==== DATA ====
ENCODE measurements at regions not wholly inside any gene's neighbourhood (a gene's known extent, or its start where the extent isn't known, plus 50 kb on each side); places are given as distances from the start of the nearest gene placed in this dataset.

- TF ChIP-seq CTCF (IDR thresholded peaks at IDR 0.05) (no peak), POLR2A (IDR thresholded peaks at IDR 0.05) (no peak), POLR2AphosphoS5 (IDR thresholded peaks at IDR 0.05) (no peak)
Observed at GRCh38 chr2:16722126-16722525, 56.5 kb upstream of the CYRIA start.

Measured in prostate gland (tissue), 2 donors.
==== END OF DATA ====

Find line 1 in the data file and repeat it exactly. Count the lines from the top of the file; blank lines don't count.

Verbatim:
ENCODE measurements at regions not wholly inside any gene's neighbourhood (a gene's known extent, or its start where the extent isn't known, plus 50 kb on each side); places are given as distances from the start of the nearest gene placed in this dataset.